Wadden Sea World Heritage Aerial View
© Martin Elsen

16 breathtaking aerial views of Lower Saxony


A bird’s eye view of the largest state in northern Germany 

Photography has become an integral part of our everyday lives, not least because of social media. Whether we’re dining with friends or walking the dog, we take our smartphone everywhere. Even though modern technology lets us capture virtually every moment of our lives on camera, it hasn’t diminished the importance of photography as an art form. 

Quite the reverse – advances in technology have led to one of the most remarkable photographic techniques: aerial photography. 

Aerial and drone images give us a wonderful opportunity to see landscapes and architecture from a completely new perspective! Drones are particularly suitable for simple photos of buildings. For capturing the special features of a landscape, aeroplanes or helicopters are often required. 

Photographer Martin Elsen specialises in aerial photography and is known for his awe inspiring photos of Germany from above. 

We’ve put together some of his most beautiful aerial images of Lower Saxony for you to enjoy. Get ready for some spectacular views of the North Sea coast line, the Altes Land region, the state capital Hanover and lots more! 

1. Arngast Lighthouse


The Arngast Lighthouse was built in 1910 in the Bay of Jadebusen (Jade Bay) on the southern part of the North Sea coast, and has been standing there defying the elements for more than a century. You can visit the Arngast Lighthouse by boat from Wilhelmshaven or Dangast at high tide, or by taking a guided walk across the mudflats at low tide. Seen from above and surrounded by ice and snow, this traditional red and white lighthouse really is a sight to behold!

2. Deichbrand Festival


Festival vibes – these two aerial shots were taken at the Deichbrand Festival and show the colourful hustle and bustle of the campsite. This music festival at the Sea-Airport of Cuxhaven couldn’t go ahead this year, but these photos certainly build anticipation for next summer, wouldn’t you agree?  

3. The Wadden Sea World Natural Heritage Site in Cuxhaven


The Wadden Sea of Lower Saxony: it’s definitely worth a visit and is a breathtaking sight viewed from any angle! In 2009, this natural landscape of Cuxhaven was officially declared a UNESCO World Natural Heritage Site – and quite rightly so.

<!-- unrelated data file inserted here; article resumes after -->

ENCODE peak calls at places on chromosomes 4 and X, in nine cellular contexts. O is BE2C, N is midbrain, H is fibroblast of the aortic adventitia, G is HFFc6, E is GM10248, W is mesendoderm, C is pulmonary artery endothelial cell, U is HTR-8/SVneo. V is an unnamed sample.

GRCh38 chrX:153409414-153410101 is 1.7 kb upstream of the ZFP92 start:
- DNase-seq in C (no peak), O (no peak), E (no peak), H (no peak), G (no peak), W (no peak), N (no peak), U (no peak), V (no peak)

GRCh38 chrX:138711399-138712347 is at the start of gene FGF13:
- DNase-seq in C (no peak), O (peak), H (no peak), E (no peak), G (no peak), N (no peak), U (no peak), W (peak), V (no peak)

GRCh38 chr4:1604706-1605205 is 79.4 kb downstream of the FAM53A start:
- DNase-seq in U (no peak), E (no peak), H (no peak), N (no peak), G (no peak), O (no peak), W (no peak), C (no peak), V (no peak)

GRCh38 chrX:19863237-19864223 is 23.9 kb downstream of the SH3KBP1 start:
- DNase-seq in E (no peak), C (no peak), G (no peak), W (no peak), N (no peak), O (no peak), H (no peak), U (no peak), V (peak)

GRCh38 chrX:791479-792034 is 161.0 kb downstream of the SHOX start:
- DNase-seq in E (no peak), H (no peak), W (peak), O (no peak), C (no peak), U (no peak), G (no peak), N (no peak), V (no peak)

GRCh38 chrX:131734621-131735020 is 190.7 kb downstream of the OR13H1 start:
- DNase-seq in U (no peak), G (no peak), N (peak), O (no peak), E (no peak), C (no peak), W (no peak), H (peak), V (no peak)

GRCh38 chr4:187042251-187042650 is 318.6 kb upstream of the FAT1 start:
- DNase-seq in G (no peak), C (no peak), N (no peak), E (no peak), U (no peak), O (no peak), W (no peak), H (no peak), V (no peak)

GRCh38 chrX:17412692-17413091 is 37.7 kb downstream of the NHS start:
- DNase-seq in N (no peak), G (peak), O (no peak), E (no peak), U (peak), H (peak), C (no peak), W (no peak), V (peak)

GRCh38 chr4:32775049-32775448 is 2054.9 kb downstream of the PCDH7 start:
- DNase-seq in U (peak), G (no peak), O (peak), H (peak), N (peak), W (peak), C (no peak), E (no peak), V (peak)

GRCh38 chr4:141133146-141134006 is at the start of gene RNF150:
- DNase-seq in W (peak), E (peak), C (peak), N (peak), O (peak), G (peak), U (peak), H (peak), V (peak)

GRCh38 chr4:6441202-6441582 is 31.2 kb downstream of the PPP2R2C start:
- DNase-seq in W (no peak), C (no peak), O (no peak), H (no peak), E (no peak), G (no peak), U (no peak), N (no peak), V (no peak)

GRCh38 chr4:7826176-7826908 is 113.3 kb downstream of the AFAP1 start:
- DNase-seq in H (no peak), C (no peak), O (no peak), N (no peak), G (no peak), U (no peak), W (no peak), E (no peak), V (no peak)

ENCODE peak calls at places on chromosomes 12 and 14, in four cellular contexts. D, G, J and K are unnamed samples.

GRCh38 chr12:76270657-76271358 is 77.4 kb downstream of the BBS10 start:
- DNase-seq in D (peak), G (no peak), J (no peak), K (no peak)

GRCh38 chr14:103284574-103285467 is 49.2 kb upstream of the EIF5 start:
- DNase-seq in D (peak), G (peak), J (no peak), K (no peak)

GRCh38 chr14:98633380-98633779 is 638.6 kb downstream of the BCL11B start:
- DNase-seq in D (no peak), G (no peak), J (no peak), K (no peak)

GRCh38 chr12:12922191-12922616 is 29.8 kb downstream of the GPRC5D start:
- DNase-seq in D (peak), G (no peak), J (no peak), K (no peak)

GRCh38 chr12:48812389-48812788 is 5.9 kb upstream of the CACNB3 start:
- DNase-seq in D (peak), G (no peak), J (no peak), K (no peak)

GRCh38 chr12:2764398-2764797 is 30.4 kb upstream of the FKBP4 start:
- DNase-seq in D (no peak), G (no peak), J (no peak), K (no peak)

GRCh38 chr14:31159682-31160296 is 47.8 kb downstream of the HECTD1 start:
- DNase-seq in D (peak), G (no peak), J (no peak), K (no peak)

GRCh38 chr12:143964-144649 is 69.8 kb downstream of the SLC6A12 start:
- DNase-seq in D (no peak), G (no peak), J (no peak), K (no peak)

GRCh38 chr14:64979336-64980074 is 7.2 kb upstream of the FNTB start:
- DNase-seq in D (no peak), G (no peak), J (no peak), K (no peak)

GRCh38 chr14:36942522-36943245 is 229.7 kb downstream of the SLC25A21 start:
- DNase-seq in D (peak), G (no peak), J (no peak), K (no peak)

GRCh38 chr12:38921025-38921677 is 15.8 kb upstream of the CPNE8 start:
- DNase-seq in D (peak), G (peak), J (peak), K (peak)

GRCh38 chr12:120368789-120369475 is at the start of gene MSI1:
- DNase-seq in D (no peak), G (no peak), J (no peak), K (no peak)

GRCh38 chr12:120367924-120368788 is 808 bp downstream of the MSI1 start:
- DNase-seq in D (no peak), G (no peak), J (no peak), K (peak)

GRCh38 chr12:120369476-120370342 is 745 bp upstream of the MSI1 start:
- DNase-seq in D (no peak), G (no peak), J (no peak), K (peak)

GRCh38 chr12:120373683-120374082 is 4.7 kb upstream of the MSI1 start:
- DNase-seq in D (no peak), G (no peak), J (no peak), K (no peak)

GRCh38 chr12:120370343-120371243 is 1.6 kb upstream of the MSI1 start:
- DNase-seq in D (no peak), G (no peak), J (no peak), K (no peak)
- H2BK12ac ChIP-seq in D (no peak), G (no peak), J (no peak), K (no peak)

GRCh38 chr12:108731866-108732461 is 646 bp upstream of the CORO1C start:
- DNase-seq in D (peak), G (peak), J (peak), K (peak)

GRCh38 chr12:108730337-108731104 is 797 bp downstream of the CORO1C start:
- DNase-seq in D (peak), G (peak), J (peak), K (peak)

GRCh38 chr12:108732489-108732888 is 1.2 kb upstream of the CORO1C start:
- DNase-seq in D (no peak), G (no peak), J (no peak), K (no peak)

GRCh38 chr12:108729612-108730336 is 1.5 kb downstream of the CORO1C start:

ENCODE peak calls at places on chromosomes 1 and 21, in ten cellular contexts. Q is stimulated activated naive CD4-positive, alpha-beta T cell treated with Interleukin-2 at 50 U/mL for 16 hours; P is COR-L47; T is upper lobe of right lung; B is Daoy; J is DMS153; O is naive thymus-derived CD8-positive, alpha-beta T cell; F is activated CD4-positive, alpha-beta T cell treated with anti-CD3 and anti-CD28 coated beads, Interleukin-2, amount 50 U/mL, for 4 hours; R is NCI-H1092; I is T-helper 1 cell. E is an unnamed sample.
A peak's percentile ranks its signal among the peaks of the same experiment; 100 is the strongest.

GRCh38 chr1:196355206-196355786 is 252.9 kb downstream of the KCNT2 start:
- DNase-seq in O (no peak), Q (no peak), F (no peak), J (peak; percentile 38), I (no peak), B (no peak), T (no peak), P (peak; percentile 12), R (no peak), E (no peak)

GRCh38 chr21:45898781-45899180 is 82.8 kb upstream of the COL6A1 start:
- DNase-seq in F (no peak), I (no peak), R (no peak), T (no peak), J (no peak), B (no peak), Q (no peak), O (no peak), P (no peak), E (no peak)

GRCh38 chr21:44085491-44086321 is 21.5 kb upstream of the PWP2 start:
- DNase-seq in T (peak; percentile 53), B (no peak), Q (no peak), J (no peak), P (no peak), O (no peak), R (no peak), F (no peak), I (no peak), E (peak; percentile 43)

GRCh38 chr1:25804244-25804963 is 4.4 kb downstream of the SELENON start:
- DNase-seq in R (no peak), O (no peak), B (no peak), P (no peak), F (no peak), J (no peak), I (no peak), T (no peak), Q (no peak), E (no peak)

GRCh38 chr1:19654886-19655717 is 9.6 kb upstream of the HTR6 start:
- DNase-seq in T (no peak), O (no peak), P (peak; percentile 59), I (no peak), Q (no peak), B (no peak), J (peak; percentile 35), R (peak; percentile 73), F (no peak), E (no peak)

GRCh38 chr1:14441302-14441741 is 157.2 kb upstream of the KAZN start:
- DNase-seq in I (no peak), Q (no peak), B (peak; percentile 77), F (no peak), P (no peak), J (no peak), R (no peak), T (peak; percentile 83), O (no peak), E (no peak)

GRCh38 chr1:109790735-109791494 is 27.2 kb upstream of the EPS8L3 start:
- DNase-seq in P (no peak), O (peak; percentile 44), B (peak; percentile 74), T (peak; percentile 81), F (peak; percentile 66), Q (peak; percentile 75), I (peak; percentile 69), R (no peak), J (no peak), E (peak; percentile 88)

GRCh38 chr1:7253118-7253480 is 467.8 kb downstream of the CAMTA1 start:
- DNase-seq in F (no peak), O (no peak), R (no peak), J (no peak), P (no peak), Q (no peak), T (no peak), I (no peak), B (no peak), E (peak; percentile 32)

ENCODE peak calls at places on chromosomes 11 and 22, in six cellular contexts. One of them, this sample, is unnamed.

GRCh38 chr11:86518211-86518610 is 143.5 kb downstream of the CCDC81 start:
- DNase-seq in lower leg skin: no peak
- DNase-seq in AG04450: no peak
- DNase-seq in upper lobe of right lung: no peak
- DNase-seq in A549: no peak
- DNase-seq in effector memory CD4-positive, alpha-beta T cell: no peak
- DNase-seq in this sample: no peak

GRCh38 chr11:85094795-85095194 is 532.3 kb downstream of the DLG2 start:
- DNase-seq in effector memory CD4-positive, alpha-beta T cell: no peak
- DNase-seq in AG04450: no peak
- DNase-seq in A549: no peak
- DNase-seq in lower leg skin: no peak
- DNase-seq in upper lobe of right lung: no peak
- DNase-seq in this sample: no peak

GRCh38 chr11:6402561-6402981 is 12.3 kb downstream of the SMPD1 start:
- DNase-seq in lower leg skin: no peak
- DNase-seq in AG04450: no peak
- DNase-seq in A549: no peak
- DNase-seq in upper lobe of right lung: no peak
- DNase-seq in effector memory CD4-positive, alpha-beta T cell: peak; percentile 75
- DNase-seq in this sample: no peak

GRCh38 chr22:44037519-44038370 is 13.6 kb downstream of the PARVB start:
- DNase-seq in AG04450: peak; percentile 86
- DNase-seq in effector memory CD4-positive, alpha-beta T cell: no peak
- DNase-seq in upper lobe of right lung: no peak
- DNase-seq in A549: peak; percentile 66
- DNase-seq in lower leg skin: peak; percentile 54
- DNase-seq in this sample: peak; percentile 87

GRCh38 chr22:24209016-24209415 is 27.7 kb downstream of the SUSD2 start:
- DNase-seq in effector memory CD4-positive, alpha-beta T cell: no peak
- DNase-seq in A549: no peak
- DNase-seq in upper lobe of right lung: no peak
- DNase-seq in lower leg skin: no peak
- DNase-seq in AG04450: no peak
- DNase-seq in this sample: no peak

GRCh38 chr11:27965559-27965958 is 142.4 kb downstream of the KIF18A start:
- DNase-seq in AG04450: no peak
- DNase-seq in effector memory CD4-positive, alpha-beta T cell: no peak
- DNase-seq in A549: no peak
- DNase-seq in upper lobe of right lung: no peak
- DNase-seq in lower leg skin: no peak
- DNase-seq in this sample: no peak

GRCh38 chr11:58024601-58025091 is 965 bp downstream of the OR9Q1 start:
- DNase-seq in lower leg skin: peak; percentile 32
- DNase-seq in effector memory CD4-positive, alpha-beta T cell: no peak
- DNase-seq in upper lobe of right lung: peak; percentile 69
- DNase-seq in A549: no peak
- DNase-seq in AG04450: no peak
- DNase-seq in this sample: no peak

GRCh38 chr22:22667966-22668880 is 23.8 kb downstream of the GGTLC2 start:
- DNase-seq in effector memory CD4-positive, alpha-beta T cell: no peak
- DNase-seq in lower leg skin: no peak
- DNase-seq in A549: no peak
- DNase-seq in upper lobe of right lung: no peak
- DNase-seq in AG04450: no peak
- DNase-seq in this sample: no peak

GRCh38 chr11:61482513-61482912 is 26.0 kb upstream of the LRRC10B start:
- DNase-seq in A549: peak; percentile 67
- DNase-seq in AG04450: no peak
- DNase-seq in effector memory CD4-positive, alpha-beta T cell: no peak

The tides of the North Sea have created a truly exceptional coastal landscape here.

Twice a day at low tide, the water recedes to reveal a unique world of animals and plants. The best way of exploring it is by walking across the mudflats. In the first photo, Martin Elsen gives us a striking view of what a walk across the mudflats looks like from above. The Wadden Sea landscape looks surreal, almost like a moonscape.

The second photo perfectly captures the reflection of the sun and clouds in the mudflats of Cuxhaven, and the endless landscape seems to merge with the horizon – what perfect timing!

4. Dorum-Neufeld


This is a photo of the coastal town of Dorum-Neufeld. The little town on the Wurster Nordseeküste (Wurster North Sea coast) offers a wealth of variety for holidaymakers. In the photo, you can recognise the fishing harbour and the swimming pool, where tidal times don’t matter because you can enjoy the artificial waves any time you like! For a panoramic, near bird’s eye view of Dorum, we’d recommend a trip to the Obereversand Lighthouse. 

5. Emden


The cars in the first photo, taken from way up above the Volkswagen site in Emden, seem to be strung together like pearl necklaces. Seen from this bird’s eye perspective, these hundreds of cars may not be perfectly aligned, but the overall symmetry still makes for an eye-catching picture. A truly superb photo!

The second photo shows the town harbour of Emden. This image may not have been taken from the same elevated heights as others in the series, but it’s no less impressive. Looking at the picturesque canals, it immediately becomes clear why Emden is also fondly known as the ‘Venice of the North’.

6. Greetsiel